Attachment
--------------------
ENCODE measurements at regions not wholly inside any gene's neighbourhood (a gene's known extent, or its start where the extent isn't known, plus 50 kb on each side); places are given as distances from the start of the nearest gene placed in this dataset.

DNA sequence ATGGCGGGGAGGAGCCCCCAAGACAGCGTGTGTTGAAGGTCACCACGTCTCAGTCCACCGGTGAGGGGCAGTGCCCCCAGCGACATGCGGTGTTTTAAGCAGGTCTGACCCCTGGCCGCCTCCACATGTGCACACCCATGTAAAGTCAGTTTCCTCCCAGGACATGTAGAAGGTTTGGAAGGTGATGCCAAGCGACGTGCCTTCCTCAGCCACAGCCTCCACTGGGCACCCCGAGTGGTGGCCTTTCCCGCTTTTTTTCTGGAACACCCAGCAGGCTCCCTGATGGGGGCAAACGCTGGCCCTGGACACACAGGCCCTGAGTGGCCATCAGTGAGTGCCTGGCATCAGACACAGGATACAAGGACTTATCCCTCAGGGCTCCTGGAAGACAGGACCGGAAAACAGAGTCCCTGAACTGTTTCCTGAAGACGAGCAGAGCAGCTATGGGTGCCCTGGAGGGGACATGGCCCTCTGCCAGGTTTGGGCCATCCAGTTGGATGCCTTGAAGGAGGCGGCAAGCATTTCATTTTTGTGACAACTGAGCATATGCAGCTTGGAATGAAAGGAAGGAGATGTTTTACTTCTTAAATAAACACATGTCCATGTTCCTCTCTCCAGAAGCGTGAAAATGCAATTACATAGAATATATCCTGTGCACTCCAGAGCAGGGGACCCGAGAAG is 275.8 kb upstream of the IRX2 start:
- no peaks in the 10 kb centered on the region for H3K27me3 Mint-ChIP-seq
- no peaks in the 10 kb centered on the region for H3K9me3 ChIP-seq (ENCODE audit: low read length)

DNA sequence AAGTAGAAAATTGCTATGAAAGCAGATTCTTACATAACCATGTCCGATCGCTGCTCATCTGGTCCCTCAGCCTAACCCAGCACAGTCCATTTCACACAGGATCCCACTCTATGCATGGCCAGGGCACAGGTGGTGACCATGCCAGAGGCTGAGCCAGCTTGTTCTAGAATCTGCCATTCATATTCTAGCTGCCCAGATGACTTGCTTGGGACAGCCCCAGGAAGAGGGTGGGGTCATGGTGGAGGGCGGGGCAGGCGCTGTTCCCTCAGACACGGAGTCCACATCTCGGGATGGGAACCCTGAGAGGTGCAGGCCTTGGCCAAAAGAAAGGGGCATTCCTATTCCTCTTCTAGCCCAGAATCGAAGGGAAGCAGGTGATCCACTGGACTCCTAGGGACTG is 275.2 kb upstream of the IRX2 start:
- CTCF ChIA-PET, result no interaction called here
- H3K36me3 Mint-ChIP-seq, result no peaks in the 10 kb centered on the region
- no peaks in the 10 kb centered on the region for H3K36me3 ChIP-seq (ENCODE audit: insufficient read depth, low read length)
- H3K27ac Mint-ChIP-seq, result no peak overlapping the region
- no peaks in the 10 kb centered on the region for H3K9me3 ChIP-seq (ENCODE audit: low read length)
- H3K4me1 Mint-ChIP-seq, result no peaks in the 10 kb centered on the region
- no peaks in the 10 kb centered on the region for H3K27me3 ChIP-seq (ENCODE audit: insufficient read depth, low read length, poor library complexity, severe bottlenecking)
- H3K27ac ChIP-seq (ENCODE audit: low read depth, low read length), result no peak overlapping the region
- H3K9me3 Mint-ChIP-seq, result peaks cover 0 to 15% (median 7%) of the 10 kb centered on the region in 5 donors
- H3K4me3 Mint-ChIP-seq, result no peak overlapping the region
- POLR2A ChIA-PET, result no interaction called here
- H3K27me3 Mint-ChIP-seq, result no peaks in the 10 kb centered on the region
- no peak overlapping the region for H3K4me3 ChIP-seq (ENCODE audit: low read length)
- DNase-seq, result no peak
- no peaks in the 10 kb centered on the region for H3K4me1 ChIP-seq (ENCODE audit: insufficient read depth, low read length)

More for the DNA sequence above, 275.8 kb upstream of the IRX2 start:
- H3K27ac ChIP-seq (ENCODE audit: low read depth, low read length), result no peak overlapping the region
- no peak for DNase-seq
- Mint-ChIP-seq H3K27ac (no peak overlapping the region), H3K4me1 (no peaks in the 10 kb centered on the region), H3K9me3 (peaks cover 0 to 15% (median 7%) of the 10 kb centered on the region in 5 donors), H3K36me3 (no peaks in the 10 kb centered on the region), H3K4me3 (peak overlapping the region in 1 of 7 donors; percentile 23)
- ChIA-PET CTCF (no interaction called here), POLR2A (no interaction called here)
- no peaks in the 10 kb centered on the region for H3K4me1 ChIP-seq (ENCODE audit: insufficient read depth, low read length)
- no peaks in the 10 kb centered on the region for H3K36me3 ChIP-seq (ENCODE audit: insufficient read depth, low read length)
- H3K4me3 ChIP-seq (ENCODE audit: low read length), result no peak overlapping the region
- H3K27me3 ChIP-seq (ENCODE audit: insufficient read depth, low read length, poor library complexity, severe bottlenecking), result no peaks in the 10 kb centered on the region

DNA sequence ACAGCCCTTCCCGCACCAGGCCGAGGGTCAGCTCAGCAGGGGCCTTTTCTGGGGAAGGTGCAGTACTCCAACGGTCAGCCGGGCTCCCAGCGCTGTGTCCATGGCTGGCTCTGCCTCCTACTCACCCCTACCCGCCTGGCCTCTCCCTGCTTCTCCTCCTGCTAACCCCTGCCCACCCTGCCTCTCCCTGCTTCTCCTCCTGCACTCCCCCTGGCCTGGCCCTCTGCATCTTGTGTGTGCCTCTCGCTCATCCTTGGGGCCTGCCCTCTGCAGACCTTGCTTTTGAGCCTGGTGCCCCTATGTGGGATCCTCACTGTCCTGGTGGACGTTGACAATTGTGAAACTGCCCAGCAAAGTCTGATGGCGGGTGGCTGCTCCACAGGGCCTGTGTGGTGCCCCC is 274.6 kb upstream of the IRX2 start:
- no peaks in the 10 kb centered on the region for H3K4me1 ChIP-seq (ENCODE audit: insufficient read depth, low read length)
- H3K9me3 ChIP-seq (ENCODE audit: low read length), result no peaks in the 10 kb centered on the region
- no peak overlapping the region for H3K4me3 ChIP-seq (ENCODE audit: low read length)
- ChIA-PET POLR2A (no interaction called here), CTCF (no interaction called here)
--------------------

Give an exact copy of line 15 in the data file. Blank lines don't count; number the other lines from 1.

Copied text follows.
- H3K4me3 Mint-ChIP-seq, result no peak overlapping the region